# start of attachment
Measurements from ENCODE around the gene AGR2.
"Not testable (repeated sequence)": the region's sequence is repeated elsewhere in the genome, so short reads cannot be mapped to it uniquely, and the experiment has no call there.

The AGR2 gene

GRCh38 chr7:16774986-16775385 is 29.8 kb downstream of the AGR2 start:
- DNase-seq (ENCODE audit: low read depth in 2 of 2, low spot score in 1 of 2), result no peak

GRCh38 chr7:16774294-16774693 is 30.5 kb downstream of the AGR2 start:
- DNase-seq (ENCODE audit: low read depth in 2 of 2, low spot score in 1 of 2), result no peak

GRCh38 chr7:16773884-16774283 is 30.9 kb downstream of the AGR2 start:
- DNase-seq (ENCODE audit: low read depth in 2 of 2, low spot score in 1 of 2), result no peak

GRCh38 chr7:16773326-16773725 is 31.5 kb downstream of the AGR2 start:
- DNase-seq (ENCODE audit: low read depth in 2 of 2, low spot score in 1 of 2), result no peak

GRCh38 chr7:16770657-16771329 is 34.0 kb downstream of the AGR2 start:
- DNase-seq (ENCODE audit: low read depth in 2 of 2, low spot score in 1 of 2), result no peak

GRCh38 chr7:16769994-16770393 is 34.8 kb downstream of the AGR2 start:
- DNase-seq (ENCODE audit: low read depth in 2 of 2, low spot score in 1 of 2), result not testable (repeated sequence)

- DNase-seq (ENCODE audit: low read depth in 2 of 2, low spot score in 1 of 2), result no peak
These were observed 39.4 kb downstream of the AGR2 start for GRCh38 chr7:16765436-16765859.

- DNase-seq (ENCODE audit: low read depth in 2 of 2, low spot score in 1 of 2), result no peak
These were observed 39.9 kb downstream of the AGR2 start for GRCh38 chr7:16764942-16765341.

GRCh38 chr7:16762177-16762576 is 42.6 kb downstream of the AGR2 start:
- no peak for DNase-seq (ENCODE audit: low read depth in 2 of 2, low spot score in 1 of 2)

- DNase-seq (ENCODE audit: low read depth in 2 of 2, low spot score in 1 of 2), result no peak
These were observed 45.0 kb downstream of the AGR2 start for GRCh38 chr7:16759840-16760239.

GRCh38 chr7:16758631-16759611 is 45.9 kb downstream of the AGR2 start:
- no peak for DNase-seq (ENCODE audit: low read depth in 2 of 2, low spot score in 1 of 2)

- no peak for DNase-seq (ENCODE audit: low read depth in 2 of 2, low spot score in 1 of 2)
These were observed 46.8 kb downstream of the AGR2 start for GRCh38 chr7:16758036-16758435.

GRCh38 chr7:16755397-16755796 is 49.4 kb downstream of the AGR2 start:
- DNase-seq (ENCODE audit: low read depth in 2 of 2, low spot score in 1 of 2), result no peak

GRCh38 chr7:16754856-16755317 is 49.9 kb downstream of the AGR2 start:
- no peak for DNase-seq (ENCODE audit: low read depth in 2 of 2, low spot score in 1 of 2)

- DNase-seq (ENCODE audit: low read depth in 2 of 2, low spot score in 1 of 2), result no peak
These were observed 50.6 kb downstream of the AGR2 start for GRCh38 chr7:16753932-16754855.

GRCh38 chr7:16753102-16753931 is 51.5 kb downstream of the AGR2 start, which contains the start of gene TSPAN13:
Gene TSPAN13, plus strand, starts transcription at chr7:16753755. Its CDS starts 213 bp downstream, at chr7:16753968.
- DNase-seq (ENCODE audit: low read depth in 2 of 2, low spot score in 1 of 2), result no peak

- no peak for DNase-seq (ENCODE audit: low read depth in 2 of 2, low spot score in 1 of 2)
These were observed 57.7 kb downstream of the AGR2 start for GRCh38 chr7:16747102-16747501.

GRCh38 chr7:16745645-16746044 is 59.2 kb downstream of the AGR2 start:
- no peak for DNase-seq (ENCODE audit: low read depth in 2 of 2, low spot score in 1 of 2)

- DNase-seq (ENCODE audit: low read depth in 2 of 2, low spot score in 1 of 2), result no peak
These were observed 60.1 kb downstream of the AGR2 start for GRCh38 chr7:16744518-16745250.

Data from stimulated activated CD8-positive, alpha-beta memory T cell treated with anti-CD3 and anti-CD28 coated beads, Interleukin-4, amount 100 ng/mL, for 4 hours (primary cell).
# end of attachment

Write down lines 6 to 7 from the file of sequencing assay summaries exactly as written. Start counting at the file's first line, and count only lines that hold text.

GRCh38 chr7:16774294-16774693 is 30.5 kb downstream of the AGR2 start:
- DNase-seq (ENCODE audit: low read depth in 2 of 2, low spot score in 1 of 2), result no peak